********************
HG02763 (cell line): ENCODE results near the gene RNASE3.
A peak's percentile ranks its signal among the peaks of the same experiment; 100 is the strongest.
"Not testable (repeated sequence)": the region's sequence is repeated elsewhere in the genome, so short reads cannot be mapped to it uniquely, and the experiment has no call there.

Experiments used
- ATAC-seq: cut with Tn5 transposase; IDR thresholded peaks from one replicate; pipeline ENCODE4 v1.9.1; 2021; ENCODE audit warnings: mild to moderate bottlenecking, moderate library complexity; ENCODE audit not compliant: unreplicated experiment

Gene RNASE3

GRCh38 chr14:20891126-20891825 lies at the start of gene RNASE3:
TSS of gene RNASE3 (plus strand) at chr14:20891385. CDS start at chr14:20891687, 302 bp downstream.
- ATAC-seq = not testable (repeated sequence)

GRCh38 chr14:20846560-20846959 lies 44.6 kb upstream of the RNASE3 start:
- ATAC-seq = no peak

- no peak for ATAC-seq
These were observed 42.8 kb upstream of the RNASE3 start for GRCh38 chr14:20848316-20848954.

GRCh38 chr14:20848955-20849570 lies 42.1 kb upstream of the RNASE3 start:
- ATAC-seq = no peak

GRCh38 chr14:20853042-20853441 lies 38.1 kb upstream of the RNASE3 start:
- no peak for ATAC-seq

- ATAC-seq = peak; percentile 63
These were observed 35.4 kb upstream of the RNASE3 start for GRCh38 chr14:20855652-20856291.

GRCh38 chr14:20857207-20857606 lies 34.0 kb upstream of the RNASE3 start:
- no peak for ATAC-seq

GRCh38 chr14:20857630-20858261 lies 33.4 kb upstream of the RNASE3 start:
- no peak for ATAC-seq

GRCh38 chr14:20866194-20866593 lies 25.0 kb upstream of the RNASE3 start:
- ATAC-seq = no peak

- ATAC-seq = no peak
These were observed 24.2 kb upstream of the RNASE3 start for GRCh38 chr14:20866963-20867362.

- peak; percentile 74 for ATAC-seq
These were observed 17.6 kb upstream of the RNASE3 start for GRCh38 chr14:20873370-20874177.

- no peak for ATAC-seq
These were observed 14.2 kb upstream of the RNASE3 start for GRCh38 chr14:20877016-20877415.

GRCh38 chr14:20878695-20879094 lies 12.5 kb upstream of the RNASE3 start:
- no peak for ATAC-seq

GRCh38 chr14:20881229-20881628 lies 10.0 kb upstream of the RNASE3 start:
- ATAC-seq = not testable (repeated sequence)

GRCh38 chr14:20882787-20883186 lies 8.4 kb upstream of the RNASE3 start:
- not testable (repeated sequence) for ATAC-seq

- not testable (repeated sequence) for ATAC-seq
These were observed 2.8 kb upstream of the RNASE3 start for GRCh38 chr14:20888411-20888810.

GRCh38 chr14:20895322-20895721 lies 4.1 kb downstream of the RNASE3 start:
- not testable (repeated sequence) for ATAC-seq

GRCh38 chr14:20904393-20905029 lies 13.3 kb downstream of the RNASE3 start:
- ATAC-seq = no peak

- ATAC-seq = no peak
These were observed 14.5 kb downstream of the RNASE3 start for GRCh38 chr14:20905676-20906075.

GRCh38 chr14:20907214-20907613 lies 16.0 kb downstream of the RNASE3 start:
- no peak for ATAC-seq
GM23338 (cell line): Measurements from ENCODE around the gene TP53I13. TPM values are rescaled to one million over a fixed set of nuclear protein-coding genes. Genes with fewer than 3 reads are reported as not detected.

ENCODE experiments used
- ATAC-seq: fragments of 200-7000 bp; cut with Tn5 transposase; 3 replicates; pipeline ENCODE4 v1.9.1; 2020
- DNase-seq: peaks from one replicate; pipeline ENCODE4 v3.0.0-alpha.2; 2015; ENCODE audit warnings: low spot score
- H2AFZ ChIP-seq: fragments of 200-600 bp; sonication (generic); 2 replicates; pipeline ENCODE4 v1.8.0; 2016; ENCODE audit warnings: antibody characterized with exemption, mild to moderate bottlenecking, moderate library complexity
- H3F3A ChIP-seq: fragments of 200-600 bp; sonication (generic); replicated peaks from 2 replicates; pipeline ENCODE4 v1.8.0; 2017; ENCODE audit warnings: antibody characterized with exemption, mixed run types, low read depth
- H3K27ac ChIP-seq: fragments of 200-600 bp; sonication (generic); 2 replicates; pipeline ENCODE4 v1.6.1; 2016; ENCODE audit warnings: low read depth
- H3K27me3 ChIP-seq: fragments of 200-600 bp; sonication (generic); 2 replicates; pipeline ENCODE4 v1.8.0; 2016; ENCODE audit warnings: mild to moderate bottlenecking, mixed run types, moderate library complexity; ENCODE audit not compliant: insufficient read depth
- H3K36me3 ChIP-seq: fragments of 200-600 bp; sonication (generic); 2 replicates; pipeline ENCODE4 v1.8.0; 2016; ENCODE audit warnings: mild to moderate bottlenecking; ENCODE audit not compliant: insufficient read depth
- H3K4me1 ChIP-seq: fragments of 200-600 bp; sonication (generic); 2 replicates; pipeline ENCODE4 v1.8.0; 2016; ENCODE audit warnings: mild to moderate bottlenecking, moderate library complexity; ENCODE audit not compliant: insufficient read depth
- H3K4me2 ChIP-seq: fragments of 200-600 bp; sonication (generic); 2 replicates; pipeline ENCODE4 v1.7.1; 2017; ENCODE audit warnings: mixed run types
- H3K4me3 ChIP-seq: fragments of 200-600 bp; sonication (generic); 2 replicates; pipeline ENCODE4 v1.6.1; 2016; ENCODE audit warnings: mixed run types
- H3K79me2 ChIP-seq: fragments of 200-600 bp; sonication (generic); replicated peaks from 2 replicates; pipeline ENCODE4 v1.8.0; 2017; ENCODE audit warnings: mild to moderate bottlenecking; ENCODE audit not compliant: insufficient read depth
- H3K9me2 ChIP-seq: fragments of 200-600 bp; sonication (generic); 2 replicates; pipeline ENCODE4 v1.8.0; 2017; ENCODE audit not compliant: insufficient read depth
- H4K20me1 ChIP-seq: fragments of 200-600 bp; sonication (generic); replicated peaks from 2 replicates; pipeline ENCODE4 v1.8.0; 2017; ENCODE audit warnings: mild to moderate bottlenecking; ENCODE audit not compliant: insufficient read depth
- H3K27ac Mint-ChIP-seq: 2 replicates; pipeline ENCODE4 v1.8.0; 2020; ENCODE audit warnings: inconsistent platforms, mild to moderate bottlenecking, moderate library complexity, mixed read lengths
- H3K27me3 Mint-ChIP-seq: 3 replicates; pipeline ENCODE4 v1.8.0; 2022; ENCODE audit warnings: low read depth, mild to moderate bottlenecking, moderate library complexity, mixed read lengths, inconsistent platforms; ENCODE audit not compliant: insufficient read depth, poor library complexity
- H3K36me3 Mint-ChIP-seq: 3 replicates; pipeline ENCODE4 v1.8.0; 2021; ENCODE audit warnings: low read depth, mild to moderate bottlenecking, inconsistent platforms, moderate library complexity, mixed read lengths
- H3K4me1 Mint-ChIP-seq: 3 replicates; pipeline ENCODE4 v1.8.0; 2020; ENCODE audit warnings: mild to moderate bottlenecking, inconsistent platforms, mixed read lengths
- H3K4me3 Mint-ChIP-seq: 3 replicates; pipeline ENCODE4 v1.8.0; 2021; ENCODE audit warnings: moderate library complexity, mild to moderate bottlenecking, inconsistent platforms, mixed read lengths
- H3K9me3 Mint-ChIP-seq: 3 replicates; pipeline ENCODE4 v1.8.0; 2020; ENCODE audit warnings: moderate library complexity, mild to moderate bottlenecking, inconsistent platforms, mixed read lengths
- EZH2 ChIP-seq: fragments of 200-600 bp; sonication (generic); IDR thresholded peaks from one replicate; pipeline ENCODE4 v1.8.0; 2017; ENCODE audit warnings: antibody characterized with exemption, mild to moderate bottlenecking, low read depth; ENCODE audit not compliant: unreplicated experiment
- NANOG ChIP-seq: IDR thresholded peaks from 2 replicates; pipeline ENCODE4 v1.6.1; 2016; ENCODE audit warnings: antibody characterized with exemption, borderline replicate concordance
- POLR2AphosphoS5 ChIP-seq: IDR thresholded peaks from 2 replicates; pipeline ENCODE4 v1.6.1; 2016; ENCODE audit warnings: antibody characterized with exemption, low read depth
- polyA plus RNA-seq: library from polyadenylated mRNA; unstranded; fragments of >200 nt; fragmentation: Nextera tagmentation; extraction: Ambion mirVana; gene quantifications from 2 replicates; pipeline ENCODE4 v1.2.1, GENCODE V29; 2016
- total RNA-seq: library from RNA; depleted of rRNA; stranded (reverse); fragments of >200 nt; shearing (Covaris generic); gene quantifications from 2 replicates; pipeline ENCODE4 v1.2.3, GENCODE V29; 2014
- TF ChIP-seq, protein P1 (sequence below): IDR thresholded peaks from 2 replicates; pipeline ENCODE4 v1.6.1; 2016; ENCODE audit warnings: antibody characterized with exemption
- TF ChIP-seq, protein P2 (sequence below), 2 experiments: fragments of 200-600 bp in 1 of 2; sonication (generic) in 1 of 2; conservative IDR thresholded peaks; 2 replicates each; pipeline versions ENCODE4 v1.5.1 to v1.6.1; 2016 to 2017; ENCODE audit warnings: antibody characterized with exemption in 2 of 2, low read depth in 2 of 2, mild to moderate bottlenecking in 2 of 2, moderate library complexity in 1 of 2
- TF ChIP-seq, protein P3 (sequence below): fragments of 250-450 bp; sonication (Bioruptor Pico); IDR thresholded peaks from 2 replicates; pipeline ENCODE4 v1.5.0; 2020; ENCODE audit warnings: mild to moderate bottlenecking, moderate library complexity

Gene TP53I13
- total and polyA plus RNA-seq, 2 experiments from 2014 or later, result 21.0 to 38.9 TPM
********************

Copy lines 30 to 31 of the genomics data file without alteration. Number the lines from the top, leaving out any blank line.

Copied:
- no peak for ATAC-seq
These were observed 14.2 kb upstream of the RNASE3 start for GRCh38 chr14:20877016-20877415.